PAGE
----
1999 Progress Report: Chemokines in the Pathogenesis of Asthma (Asthma Chemokines)EPA Grant Number: R826710C002
Subproject: this is subproject number 002 , established and managed by the Center Director under grant R826710
(EPA does not fund or establish subprojects; EPA awards and manages the overall grant for this center).
Center: Michigan Center for the Environment and Children’s Health
Center Director: Israel, Barbara A.
Title: Chemokines in the Pathogenesis of Asthma (Asthma Chemokines)
Investigators: Remick, Daniel , Philbert, Martin
Current Investigators: Israel, Barbara A. , Brown, Randall , Keeler, Gerald J. , Lin, Xihong , Parker, Edith , Philbert, Martin , Remick, Daniel , Robins, Thomas
Institution: University of Michigan
EPA Project Officer: Hahn, Intaek
Project Period: January 1, 1998 through January 1, 2002
Project Period Covered by this Report: January 1, 1998 through January 1, 1999
Project Amount: Refer to main center abstract for funding details.
RFA: Centers for Children's Environmental Health and Disease Prevention Research (1998) RFA Text | Recipients Lists
Research Category: Children's Health , Health Effects , Health
Asthma represents a serious health problem particularly for inner city children. Recent studies have identified that many of the asthmatic attacks are triggered by exposure to cockroaches. It is not exposure to the entire cockroach, but only small fragments or residue. These small fragments are responsible for the allergic response and they are called allergens. In the normal allergic, or asthmatic response, the body reacts to the allergens to start inflammation. This inflammation is initiated by having the cells of the body produce specific chemicals or mediators. With asthma, most of the mediators are produced directly in the lung. While many potential mediators have been examined previously, asthma still exacts a toll on children and adults. More specific, targeted therapy has the potential to improve the treatment of asthma by identifying those mediators directly responsible for the causing disease. This research project will test the hypothesis that asthma-like pulmonary injury is mediated by the local production of specific mediators, which are called chemokines. Chemokines are small molecular weight proteins which induce the movement and recruitment of inflammatory cells. The chemokines are powerful mediators with long lasting and potent biological activities. The first specific aim is to determine the acute and chronic pulmonary inflammation that develops after direct injection of the chemokines into the lung. The assessment of the injury will include a microscopic analysis of the lung as well as an assessment of the nerves within the airways. The second specific aim is to develop a mouse model of asthma-like pulmonary inflammation in response to cockroach allergens. For this specific aim, a model in mice which is similar to humans will be set up to attempt to decipher the specific mediators that cause the lung injury. This model will be established by locating households with high levels of cockroach allergens and using this material to immunize the mice. The mice will be challenged by exposure to aerosols containing the dust with the cockroach allergens and the pulmonary injury carefully quantitated including an analysis of innervation of the airways. The third specific aim is to investigate the signals responsible for inducing the cells to make the chemokines. This will be done in cells sensitized and then challenged with cockroach allergens. This will focus on reactive oxygen and reactive nitrogen intermediates since they have been demonstrated to increase the synthesis of chemokines. The last specific aim is to rigorously test the central hypothesis that chemokines are important in causing asthma. This will be tested by blocking the biological activity of the chemokines with specific therapies to inhibit the chemokines and then determining if there is a reduction in the pulmonary inflammation induced by repeated exposures to the cockroach allergens. Successful completion of this project will both delineate the underlying mechanisms of disease and identify potential novel targets for intervention.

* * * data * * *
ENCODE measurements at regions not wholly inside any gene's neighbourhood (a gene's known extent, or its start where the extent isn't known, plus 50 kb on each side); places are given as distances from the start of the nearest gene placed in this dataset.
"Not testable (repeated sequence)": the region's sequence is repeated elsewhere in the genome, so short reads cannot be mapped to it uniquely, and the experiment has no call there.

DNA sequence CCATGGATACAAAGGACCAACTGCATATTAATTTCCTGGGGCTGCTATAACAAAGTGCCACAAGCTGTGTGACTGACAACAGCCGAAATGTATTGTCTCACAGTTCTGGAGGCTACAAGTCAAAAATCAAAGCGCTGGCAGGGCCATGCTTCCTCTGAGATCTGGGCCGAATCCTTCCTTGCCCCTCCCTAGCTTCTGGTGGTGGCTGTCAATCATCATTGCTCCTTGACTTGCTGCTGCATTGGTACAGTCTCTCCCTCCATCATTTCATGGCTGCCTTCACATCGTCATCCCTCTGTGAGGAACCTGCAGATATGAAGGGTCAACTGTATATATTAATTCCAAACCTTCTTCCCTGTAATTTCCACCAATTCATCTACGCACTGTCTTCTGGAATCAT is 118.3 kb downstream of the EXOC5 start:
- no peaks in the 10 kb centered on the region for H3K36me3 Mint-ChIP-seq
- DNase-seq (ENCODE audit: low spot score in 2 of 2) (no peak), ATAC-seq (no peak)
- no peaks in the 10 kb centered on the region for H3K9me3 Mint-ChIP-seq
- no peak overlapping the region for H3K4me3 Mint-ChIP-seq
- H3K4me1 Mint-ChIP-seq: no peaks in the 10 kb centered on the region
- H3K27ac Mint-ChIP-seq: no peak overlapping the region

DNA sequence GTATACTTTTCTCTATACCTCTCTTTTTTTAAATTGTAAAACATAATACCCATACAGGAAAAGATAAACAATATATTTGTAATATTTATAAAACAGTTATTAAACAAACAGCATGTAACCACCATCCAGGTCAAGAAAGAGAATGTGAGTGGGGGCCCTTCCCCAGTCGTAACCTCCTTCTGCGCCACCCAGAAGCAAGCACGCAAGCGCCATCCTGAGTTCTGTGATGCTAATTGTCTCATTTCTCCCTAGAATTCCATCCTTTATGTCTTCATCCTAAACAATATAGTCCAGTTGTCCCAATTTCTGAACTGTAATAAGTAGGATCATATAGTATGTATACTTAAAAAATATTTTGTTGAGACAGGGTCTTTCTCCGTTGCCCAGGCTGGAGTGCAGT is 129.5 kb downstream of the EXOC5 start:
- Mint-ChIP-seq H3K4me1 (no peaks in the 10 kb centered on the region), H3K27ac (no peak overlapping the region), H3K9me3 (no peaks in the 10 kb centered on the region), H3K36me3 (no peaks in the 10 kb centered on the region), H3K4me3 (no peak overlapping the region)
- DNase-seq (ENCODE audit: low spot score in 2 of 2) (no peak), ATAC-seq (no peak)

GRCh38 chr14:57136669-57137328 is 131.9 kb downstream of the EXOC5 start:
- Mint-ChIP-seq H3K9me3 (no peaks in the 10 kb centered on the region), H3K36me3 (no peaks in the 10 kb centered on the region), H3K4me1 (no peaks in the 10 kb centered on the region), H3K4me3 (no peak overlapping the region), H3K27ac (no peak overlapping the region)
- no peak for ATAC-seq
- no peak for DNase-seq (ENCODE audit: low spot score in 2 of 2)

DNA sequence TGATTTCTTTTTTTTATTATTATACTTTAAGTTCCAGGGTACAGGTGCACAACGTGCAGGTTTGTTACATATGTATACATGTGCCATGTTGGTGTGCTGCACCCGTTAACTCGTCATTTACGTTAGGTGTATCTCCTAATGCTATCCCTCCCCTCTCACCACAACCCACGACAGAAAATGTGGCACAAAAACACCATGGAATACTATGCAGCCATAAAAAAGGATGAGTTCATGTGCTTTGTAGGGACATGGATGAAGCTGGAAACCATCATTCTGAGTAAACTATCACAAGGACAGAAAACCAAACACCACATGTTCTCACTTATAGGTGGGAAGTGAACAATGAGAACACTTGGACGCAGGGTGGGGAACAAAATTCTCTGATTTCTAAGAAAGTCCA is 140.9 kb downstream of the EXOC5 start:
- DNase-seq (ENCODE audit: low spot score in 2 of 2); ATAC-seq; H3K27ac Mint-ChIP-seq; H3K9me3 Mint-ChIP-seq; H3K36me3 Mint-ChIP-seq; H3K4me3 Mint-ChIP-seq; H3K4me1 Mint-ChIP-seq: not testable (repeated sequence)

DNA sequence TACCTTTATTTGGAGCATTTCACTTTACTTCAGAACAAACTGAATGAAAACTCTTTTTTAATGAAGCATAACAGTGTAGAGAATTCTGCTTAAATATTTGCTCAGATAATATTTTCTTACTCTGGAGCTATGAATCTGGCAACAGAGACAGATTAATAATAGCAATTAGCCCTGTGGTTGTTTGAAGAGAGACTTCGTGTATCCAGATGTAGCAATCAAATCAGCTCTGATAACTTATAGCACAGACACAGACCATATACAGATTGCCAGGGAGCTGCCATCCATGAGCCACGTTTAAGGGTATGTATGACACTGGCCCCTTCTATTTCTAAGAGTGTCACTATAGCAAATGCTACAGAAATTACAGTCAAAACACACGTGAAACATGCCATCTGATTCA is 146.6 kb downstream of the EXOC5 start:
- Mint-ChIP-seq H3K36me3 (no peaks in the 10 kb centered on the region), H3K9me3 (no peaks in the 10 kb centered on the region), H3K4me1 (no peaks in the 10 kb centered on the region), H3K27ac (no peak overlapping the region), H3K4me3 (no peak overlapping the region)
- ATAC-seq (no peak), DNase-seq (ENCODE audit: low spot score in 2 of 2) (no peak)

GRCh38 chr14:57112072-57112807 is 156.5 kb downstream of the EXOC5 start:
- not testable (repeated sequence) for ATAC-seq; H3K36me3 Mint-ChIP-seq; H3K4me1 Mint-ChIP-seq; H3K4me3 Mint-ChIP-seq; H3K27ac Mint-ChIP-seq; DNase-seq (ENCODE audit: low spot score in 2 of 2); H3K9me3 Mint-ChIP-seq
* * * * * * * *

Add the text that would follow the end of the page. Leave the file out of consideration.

Specific Aims: There have been no changes in the specific aims. Investigations into the immuno-pathologic alterations which occur in asthma have been initiated. Studies began shortly after the initial grant award was given, and started with the first specific aim of the grant.
The first specific aim is to determine if recombinant chemokines placed in the lungs will induce an inflammatory response. To achieve this aim it was necessary to ensure that there would be sufficient amounts of purified recombinant murine chemokines on hand to complete all of the planned studies. Since these chemokines are prepared from bacteria, it was also necessary to confirm that endotoxin was not present in the preparations. The 255 bp insert for the MIP-2 protein had previously been ligated into a PGEX-2T plasmid in DH5. The protein was then produced using IPTG induction followed by purification with GST-sepharose column chromatography. SDS-page gel separation was done to confirm the protein size followed by an ELISA to confirm the protein identity with an anti-MIP-2 antibody.